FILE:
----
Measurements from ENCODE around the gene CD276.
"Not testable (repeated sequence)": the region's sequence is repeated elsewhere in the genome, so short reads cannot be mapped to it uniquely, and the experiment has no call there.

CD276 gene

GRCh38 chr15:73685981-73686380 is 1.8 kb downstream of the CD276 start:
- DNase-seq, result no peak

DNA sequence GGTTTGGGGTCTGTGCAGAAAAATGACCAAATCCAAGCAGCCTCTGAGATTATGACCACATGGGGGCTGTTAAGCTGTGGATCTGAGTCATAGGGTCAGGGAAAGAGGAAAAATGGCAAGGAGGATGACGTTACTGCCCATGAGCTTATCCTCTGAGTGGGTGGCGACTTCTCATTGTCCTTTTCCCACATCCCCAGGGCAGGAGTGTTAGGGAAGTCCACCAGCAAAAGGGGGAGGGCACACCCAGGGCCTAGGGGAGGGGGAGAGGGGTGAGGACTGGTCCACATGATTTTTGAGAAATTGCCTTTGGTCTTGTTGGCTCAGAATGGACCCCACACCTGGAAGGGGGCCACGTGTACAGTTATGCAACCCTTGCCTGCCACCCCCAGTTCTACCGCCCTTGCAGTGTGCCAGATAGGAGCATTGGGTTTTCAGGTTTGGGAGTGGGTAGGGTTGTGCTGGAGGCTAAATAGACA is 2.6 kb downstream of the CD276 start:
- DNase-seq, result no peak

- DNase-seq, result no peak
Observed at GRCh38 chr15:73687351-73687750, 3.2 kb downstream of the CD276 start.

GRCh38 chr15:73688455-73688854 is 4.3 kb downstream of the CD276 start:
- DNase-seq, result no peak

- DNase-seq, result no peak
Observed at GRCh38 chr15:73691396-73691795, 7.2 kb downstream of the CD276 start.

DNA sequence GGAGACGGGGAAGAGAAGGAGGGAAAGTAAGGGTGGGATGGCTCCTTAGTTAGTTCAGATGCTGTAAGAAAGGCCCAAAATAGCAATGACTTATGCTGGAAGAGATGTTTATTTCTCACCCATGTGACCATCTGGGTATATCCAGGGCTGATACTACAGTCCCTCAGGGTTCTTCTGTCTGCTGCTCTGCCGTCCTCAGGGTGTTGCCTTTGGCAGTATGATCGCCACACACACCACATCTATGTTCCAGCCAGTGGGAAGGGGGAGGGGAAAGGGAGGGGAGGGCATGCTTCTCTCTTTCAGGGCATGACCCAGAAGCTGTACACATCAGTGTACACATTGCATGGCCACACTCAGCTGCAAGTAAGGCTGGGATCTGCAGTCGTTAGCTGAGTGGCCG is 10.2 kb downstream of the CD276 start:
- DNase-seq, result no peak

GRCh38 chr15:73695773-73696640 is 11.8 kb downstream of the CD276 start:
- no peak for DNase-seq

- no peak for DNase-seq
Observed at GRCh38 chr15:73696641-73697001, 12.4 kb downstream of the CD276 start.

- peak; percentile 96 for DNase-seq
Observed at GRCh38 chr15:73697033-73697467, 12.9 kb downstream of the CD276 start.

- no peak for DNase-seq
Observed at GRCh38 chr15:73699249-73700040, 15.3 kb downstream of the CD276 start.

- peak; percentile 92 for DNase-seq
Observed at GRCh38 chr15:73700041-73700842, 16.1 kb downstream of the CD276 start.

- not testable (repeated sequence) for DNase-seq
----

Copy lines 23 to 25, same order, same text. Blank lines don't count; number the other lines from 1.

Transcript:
Observed at GRCh38 chr15:73699249-73700040, 15.3 kb downstream of the CD276 start.

- peak; percentile 92 for DNase-seq
Observed at GRCh38 chr15:73700041-73700842, 16.1 kb downstream of the CD276 start.